“I had the most wonderful dream last night!” “What do you think this dream means?” “I had a nightmare.” What is it about dreams that make them the topic of so much thought and conversation, including conversations we’ve had with Samuel over the years? In this two-part blog post I’m going to condense some of Samuel’s teachings about dreams, starting with how to remember them (part one), and then moving into the types of dreams he talks about and how to interpret them (part two).

According to Samuel, dreams are a vital part of our physical, mental/emotional, and spiritual growth. They’re so important that even poor sleep with dreams, he says, is better than sleep without dreaming.

While most of us learned in school that good sleep is a requirement for good health, Samuel takes that a step further saying that it isn’t just the sleep, but the ability (and time) to sleep and dream that the body needs to repair and renew. Dreams, Samuel says, help us work through stressful situations going on within our waking life, thus helping our mental and emotional bodies function better. And probably best of all, he teaches that dreaming can be an outlet for the Spirit to function outside of our limited time/space “reality,” giving us opportunities to learn what our Spirit needs from this life to advance, and our dreams can even provide an opportunity to serve others all while we’re sleeping! Dreams are important!

The vital first step: remembering our dreams

While I know a couple of people who seem to be prolific dreamers who remember their dreams in vivid detail, most of us have to learn how to recall our dreams. The good news is that yes, Samuel has a technique for that: keep a dream journal.

A dream journal is a means by which you teach your brain to remember your dreams, Samuel says. It’s simple enough to start—you begin by keeping a pen and a journal (it can be a pad of paper or a spiral notebook, it doesn’t need to be a fancy bound book, or it may even be simpler to use your phone if you keep that by your bed) by your bedside so that immediately upon awakening you can write down your dream(s) before you forget it.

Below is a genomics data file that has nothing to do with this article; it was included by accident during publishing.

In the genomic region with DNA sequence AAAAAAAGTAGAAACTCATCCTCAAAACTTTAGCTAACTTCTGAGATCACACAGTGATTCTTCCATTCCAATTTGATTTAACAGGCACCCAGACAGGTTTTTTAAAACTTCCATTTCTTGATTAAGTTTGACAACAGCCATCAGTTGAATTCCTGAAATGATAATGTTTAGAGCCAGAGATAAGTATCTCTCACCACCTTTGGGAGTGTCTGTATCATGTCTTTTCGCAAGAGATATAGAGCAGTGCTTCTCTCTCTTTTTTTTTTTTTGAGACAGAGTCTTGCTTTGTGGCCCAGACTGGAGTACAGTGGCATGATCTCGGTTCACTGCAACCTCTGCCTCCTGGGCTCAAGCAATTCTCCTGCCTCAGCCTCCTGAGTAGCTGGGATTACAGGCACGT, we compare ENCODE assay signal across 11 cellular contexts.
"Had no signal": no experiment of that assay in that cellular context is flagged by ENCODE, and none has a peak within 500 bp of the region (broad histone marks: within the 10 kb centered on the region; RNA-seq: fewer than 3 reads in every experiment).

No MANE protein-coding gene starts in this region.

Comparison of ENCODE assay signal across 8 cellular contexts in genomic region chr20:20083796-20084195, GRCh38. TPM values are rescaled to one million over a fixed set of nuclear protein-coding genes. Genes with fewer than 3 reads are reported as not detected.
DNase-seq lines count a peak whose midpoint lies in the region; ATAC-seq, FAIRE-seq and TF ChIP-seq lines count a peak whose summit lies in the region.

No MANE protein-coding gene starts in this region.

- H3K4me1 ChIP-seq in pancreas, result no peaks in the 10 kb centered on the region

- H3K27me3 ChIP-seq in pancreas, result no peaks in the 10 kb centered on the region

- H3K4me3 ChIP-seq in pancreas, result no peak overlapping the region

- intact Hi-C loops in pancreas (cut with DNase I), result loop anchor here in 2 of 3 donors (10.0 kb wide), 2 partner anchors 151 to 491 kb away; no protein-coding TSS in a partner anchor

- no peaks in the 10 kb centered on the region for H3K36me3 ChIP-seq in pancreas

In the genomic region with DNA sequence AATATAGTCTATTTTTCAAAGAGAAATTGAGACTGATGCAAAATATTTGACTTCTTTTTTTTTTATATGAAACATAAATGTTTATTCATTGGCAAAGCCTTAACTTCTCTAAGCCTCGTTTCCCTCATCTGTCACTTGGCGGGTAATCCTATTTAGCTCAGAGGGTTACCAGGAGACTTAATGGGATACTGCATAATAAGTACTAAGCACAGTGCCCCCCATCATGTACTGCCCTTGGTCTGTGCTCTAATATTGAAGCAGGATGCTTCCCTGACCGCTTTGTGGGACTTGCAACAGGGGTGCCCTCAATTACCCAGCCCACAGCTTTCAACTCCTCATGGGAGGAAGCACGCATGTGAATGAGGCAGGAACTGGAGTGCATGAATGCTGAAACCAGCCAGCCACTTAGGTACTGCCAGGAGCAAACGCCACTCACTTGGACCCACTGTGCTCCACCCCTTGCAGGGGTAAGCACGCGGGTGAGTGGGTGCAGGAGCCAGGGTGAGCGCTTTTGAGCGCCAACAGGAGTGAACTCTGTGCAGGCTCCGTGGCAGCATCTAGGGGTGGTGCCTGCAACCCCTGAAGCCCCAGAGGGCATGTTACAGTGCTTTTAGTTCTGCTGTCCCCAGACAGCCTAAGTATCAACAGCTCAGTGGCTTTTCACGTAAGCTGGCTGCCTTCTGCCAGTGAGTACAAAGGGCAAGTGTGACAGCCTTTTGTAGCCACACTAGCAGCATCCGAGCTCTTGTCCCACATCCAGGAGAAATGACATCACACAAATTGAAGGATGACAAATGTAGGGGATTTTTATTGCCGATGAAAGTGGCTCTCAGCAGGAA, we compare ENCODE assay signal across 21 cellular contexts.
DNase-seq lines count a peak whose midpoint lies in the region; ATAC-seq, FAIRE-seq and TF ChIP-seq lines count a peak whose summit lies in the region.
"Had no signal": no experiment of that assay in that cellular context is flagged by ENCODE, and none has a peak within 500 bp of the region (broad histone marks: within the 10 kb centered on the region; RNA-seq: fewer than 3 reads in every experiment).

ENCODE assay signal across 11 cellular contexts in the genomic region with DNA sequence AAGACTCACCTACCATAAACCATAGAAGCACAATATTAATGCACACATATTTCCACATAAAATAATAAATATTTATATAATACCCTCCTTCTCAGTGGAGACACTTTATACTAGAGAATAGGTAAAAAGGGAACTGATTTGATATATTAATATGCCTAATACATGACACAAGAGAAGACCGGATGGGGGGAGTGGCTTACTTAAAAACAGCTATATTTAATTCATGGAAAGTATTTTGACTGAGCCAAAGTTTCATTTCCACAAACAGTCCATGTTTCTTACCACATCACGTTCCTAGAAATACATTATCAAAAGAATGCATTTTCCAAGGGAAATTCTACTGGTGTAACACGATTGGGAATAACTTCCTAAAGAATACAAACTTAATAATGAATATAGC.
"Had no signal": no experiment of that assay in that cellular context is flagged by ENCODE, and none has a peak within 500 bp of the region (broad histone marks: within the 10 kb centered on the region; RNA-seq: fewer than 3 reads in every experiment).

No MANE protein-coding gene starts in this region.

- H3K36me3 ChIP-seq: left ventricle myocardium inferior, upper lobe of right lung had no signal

If you don’t remember a complete dream, no problem, write down any fragment of the dream you remember. And if you don’t remember even a fragment of a dream, write down that you don’t remember any dreams—but be sure to write that down! It’s the consistent process of writing down what you remember from your sleep that begins to retrain your brain to the importance you place on remembering your dreams.

Samuel says that at first, you might have a week or more of “I don’t remember my dreams” written into your journal, but don’t be discouraged because reminding your brain daily that you want to remember your dreams allows you to progressively begin remembering full, “living color” dreams.

Once you’re regularly remembering dreams, it’s time to start interpreting those dreams. In Part Two we’ll discuss patterns and personal symbology, as well as the types of dreams Samuel talks about, but until then start keeping a dream journal.

The dream journal is a very effective first step in all of Samuel’s teachings about dreaming. Leave a comment below if you’re willing to try a dream journal for a month or so, and report how it’s going for you. Or if you already use or have used a dream journal, how it has helped you with your dreaming.